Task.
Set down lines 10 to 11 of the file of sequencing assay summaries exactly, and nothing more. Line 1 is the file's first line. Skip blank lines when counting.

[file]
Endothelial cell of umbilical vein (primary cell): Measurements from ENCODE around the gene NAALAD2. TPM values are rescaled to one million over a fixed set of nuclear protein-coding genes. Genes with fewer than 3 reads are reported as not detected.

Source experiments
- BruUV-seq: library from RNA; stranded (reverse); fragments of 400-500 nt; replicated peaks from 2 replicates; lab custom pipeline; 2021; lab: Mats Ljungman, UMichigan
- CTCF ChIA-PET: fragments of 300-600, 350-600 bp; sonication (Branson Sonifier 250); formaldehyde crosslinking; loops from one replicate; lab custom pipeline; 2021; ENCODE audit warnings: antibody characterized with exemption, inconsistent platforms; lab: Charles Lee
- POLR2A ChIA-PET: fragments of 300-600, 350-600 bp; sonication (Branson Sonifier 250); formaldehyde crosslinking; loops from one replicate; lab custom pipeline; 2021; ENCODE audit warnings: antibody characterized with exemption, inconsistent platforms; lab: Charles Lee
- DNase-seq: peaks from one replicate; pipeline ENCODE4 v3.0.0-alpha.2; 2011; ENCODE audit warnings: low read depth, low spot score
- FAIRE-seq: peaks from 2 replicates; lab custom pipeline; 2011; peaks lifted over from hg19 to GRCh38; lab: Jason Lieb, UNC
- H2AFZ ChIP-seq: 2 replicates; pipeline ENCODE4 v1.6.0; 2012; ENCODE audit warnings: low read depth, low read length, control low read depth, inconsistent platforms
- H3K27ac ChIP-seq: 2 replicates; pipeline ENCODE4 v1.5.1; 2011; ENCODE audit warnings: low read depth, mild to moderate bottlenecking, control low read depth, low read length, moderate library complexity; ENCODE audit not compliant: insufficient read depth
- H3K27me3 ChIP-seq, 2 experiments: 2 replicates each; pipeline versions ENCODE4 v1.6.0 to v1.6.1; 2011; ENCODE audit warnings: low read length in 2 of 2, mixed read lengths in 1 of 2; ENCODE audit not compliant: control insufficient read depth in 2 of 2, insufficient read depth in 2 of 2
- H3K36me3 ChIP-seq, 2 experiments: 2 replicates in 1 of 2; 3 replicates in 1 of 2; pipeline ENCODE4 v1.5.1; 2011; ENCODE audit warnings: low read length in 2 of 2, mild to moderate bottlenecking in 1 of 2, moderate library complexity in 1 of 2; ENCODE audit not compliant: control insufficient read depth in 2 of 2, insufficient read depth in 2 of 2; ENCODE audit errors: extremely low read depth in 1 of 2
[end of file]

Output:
- H3K27me3 ChIP-seq, 2 experiments: 2 replicates each; pipeline versions ENCODE4 v1.6.0 to v1.6.1; 2011; ENCODE audit warnings: low read length in 2 of 2, mixed read lengths in 1 of 2; ENCODE audit not compliant: control insufficient read depth in 2 of 2, insufficient read depth in 2 of 2
- H3K36me3 ChIP-seq, 2 experiments: 2 replicates in 1 of 2; 3 replicates in 1 of 2; pipeline ENCODE4 v1.5.1; 2011; ENCODE audit warnings: low read length in 2 of 2, mild to moderate bottlenecking in 1 of 2, moderate library complexity in 1 of 2; ENCODE audit not compliant: control insufficient read depth in 2 of 2, insufficient read depth in 2 of 2; ENCODE audit errors: extremely low read depth in 1 of 2